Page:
Better Markets Month in Review August 2022 Bulletin
View the online newsletter here.
August is usually a sleepy month in Washington, but the past month has been incredibly busy for our team at Better Markets. In the past few weeks alone, we’ve fought for low- and middle-income communities by reforming the Community Reinvestment Act, urged federal banking agencies to stop mindlessly allowing mergers that create more oversized megabanks. to file for bankruptcy, applauded the conviction of JPMorgan officers for committing financial crimes, and released our second report in our series on shadow banks on money market funds. These activities show the enormous expertise of our team and the scope of our work. Learn more about these activities below.
In addition to these action items, we are also thinking more broadly about creating a financial system that works for all Americans. We used the one-year anniversary of Robinhood’s IPO to discuss how the financial industry has failed Main Street Americans when using financial products and how we can truly democratize Wall Street. . The Better Markets team wrote a law review article in the Western New England Law Review in which we argue that Wall Street and finance in general can and should be democratized. However, Robinhood’s model, based on maximizing frequent high-risk trades incentivized by predatory gamified apps to generate as much short-term profit as possible for Robinhood, is not how. These are exploitative and manipulative practices that enrich Wall Street at the expense of Main Street customers and, often, those least able to bear the losses.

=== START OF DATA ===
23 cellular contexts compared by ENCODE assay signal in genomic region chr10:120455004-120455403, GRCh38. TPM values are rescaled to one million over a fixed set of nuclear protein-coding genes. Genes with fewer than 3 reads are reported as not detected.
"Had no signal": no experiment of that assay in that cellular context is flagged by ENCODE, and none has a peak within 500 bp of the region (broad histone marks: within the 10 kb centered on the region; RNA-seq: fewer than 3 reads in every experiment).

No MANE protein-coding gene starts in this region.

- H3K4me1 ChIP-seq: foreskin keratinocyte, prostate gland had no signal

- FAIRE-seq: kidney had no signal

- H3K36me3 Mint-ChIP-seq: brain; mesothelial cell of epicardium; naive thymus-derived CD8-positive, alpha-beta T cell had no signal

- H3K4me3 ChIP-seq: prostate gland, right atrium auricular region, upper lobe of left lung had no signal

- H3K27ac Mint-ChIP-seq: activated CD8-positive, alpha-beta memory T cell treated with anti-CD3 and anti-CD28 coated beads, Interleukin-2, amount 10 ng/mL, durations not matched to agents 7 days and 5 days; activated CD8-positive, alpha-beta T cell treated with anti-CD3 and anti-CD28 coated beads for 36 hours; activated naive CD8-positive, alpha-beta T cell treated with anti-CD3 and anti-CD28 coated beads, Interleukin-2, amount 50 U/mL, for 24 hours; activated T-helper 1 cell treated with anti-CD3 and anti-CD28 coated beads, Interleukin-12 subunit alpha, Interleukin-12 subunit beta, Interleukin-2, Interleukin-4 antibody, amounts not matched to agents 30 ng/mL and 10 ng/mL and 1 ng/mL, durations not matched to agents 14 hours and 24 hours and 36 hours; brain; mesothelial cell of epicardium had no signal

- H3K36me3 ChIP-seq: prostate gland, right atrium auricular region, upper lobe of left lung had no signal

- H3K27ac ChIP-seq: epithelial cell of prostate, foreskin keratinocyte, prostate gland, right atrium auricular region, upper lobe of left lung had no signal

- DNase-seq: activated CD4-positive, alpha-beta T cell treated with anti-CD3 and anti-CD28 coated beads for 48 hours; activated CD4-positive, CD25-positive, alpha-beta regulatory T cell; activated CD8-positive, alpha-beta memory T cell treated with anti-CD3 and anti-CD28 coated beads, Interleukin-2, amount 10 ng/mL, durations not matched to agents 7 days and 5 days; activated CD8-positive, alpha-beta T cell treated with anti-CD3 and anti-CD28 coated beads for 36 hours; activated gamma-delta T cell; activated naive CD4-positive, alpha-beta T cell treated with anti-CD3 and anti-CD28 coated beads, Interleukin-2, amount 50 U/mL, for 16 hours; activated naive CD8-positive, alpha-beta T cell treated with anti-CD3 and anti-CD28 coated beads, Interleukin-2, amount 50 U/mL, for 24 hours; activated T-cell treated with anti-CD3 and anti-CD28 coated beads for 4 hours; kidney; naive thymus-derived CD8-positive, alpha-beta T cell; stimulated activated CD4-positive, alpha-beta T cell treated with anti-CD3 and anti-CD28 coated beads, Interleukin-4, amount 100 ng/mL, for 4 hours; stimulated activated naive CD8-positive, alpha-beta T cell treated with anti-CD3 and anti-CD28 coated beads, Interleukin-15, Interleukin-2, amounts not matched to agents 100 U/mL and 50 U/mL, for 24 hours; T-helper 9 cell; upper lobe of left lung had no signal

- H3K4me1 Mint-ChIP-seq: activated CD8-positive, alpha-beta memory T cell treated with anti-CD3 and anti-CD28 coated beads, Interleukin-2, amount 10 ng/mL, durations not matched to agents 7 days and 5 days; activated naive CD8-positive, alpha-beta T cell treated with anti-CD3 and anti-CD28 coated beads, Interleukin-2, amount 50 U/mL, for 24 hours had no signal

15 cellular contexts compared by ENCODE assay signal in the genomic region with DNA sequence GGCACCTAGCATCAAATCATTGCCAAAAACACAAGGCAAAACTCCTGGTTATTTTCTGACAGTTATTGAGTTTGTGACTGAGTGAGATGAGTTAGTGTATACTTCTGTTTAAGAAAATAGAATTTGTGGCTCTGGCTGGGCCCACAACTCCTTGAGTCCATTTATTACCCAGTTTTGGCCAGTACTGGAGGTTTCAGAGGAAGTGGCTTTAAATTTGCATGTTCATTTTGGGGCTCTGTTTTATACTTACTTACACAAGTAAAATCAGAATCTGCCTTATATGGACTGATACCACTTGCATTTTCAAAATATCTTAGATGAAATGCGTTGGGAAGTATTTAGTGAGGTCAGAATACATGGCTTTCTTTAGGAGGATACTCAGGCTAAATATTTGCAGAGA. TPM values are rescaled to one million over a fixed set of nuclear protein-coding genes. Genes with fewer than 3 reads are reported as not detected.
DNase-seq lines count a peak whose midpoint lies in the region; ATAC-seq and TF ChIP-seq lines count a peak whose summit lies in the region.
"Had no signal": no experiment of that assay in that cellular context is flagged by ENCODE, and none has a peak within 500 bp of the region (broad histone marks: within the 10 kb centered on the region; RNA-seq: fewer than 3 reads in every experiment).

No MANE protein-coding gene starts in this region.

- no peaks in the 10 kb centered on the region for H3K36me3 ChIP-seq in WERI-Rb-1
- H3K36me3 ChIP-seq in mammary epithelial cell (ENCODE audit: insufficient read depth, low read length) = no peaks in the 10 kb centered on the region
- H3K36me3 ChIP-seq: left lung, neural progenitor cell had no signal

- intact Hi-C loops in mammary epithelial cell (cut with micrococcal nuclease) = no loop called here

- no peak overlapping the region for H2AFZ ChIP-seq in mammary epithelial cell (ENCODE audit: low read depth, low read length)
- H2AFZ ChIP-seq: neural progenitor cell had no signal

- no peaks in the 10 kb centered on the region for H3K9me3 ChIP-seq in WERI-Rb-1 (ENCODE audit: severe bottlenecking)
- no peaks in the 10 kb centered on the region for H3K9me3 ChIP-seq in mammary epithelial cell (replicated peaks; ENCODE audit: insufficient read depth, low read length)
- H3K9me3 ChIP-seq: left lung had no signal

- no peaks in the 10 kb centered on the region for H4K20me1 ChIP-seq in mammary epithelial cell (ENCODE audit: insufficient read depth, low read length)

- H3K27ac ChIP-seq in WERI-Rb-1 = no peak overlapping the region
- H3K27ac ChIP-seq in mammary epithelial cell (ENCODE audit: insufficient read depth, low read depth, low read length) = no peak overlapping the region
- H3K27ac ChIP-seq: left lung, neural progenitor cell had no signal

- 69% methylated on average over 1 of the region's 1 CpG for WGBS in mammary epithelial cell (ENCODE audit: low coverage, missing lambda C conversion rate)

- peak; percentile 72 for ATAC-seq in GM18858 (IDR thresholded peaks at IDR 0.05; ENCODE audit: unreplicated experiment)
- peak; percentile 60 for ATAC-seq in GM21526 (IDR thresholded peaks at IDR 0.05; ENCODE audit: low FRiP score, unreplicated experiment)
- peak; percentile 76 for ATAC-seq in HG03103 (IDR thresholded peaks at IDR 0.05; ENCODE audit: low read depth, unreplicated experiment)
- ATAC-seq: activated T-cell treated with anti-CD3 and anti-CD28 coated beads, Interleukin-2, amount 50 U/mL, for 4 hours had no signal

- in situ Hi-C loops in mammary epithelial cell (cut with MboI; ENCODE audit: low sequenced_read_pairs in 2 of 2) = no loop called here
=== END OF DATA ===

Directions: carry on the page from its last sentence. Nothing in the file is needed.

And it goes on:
In a recent op-ed in the San Francisco Chronicle, I went on to write that we need a “Real Robin Hood” on Wall Street who actually provides Main Street investors with real opportunities to trade, invest and create wealth at an affordable price.
Exposing wrongdoing on Wall Street and pushing regulators to enact rules to protect Main Street is essential. Yet it is also important to provide a positive vision of how we can create an economic system that works for all Americans, that creates wealth and opportunity on a large scale, and that is supported by a financial system focused on the real productive economy and not on wealth. extraction and predatory behavior.
We appreciate your support and look forward to continuing our conversation on how to build this economic system in the months ahead. Better,
Co-Founder, President and CEO Better Markets
On TV, radio and print, Better Markets’ views on all issues related to financing the economy were sought and featured in major news outlets. Here are our best hits of August.
Asset Managers Bet Big on Crypto Despite Market Rout
“Just because top companies want to make money off something new doesn’t mean it’s a good thing to do. This volatility would normally be a red flag warning.
JPMorgan Gold Traders found guilty after lengthy impersonation trial
“[The verdict] should signal to the biggest financial firms and Wall Street executives that they are not above the law.
“The riskiest loans are outside the banking system.” Regulators fear hedge funds could trigger the next financial crisis.
“Private funds have become increasingly important in Treasury markets. In March 2020, we saw the Treasury markets crash and much of the liquidity dry up. »
Robinhood cuts 23% of its workforce amid crypto crash
“Robinhood is unique in some ways for having the perfect combination of a successful predatory business model at a time when retail investors’ appetite for participating in the markets was at an all time high. History has shown that retail traders increase their participation in bull markets and decrease their participation in bear markets.